28th March - 29th September
British Museum, London
I am excited about this, I have to say. The exhibition opens on Thursday and I can't wait for the excuse to go and see it next time I'm in London.
Vanessa Baldwin, who was on my undergraduate course at university, is actually co-curating the exhibition (I'm only a little bit jealous), and has even co-written the guide book to go with it! Knowing her, I'm convinced it's going to be good.
The whole point is that this exhibition is about daily life, rather than public spectacles, theatres or famous statues. We can expect commonplace items, such as tables, which have been remarkably preserved in the ash of Vesuvius in the eruption of AD 59.
I've had a look at some of the objects that are being featured:
Terentius Neo and his wife
|Terentius Neo, baker, and his wife. AD 50-79.|
House of the Golden Bracelet fresco:
|House of the Golden Bracelet, Garden fresco.|
This lovely fresco was found along the wall of the triclinium (dining room) of a large town-house. This particular scene shows an open and fantastical garden, populated by all kinds of species of birds, so to seem as though the dining room itself was open to a garden. The 'heads' hanging from the sky are in fact theatre masks, which reflect a flimsy theatre-like structure painted above this open scene. Painted women recline in the rectangular pictures, supported by the heads of herms, making this garden something of a picture gallery - a pinakothekai - in this fantasy garden.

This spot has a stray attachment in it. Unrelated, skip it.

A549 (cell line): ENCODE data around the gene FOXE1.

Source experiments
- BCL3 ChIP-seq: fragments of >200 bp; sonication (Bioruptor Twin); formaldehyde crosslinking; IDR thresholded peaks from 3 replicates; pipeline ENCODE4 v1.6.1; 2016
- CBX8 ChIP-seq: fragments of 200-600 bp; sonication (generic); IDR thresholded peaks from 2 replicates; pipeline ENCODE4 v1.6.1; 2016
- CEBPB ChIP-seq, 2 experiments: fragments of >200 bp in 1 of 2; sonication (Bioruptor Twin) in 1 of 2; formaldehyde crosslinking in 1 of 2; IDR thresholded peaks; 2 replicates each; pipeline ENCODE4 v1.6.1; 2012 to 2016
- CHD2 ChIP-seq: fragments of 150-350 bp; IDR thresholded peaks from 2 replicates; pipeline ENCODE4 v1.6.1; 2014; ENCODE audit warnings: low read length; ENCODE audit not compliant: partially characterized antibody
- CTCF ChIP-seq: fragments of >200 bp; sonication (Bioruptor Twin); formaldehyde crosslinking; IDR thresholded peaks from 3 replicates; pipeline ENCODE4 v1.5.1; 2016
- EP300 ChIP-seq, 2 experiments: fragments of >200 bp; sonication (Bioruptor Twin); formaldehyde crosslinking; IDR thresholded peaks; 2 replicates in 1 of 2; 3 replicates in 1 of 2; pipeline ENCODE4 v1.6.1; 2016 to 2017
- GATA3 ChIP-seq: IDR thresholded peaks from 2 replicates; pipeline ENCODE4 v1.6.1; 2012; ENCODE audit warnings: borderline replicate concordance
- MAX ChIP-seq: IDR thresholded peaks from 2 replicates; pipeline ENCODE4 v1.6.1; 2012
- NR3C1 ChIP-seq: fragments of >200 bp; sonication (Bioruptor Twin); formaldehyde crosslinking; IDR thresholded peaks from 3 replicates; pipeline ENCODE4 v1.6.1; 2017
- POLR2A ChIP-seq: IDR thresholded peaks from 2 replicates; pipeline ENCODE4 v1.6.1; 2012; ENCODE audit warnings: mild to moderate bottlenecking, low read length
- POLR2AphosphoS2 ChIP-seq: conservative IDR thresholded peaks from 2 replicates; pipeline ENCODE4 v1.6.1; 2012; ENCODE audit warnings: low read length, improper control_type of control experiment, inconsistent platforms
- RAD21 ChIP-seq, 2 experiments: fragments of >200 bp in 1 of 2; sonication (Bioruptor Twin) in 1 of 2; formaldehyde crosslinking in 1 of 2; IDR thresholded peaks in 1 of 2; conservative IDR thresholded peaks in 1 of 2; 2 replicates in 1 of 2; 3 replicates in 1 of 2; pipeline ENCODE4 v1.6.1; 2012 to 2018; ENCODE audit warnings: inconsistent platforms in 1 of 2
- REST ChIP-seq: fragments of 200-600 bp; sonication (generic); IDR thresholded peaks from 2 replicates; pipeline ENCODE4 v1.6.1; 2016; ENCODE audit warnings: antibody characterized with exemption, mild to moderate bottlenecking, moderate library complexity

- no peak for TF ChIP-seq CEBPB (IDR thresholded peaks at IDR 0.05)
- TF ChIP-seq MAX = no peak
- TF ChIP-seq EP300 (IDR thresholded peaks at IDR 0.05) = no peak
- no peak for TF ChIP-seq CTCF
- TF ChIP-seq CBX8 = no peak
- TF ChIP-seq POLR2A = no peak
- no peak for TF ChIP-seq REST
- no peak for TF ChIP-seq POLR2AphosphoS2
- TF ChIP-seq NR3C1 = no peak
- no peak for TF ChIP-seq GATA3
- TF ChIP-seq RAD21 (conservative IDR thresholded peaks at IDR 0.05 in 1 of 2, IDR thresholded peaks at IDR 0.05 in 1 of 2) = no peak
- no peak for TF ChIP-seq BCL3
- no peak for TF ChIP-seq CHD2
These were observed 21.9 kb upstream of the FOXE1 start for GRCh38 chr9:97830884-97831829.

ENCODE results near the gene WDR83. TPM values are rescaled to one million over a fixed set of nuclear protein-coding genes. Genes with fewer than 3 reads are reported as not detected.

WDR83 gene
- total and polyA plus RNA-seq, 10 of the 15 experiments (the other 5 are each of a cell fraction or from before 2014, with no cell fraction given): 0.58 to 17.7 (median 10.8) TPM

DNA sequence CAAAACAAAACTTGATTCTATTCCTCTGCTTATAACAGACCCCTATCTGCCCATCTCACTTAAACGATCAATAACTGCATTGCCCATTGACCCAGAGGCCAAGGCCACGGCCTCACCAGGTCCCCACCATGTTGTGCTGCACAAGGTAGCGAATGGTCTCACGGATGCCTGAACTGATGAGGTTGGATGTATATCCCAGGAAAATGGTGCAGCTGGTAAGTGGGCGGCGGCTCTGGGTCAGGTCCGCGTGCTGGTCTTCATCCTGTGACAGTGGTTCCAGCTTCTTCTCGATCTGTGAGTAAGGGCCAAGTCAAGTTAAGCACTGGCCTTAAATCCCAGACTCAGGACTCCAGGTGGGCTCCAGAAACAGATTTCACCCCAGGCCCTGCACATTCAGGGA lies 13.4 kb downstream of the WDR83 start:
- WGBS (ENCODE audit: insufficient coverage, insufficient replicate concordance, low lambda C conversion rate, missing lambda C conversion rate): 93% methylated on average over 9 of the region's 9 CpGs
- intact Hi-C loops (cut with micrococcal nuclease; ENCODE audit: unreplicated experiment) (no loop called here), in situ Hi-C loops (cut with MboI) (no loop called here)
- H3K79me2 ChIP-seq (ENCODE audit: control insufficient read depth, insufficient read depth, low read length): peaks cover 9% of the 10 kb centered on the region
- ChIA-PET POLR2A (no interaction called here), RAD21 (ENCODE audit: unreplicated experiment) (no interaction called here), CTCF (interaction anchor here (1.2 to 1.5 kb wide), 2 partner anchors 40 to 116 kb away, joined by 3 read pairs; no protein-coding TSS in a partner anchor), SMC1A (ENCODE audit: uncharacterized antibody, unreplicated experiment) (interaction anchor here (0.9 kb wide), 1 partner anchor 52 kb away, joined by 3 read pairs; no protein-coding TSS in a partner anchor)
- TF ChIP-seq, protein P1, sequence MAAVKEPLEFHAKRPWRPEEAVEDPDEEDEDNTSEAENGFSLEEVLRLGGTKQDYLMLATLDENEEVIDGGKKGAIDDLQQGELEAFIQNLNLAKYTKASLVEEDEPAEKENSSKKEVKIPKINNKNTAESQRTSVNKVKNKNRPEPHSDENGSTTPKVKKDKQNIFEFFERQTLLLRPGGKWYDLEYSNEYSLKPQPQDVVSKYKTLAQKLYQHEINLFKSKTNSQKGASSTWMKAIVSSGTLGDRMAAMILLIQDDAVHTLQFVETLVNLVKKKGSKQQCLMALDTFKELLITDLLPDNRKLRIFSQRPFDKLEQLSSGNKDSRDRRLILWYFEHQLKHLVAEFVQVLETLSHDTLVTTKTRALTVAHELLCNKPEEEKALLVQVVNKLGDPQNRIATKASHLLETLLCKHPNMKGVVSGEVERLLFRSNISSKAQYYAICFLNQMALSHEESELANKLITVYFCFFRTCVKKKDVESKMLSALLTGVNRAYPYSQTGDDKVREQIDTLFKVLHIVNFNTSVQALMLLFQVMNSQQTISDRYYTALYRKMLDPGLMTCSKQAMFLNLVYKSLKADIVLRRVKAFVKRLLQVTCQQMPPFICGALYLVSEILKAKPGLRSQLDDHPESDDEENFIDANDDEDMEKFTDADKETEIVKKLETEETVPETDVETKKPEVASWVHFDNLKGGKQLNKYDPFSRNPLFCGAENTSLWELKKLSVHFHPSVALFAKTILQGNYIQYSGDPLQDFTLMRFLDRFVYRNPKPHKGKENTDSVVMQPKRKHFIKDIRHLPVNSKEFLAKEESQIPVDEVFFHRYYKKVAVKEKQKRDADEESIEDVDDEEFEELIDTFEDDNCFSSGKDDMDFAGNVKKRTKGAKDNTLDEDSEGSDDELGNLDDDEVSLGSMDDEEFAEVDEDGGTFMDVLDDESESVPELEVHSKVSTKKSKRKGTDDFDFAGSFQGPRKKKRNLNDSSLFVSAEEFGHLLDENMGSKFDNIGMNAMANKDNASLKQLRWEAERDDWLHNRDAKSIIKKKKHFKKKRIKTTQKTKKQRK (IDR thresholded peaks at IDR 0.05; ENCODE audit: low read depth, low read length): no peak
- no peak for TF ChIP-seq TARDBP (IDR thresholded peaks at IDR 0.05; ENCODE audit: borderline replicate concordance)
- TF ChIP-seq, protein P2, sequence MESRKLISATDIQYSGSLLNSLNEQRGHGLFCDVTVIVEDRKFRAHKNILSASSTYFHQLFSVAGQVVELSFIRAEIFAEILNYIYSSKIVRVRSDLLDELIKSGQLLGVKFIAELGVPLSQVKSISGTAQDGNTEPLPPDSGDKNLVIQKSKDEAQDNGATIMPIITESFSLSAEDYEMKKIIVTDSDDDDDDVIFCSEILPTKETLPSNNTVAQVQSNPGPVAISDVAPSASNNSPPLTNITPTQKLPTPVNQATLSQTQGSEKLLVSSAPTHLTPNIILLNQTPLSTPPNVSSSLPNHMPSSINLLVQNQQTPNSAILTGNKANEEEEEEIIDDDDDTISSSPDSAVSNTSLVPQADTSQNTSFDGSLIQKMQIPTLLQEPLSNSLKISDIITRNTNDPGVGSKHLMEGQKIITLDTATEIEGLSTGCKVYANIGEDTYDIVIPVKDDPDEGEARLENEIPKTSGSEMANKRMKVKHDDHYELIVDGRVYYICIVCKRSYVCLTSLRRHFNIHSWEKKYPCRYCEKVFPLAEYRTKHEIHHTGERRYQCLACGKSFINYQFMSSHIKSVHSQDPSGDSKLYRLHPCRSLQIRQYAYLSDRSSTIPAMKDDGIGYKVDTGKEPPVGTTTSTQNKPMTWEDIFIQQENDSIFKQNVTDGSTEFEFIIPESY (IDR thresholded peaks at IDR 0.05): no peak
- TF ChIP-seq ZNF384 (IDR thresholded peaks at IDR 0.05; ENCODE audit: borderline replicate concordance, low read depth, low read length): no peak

Pan and goat:
|Pan and goat. (see Telegraph article)|
Don't be prudish, this is sex and sex is amusing and fun. Notice how Pan even seems to be leaning tenderly over the goat, as if reassuring her that everything will be ok? This piece is bound to get a few giggles in the exhibition. It completely throws us as we have no idea whether to take it seriously or as a joke. Normally is it confined to the 'Secret Cabinet' room of the Naples Museum. I can't wait to see how they explain this piece. The phallus was seen as a lucky object, and fauns were naughty, cheeky and sexually depraved. They were also part-goat. So really, I see this as an amusing talking point in a Roman garden, not meant to shock, but just, titillate.
In any case, I'm excited for the new exhibition and can't wait to see what objects have made it out of Italy to amuse and interest us in the UK.
Reviews of the exhibition can be found here: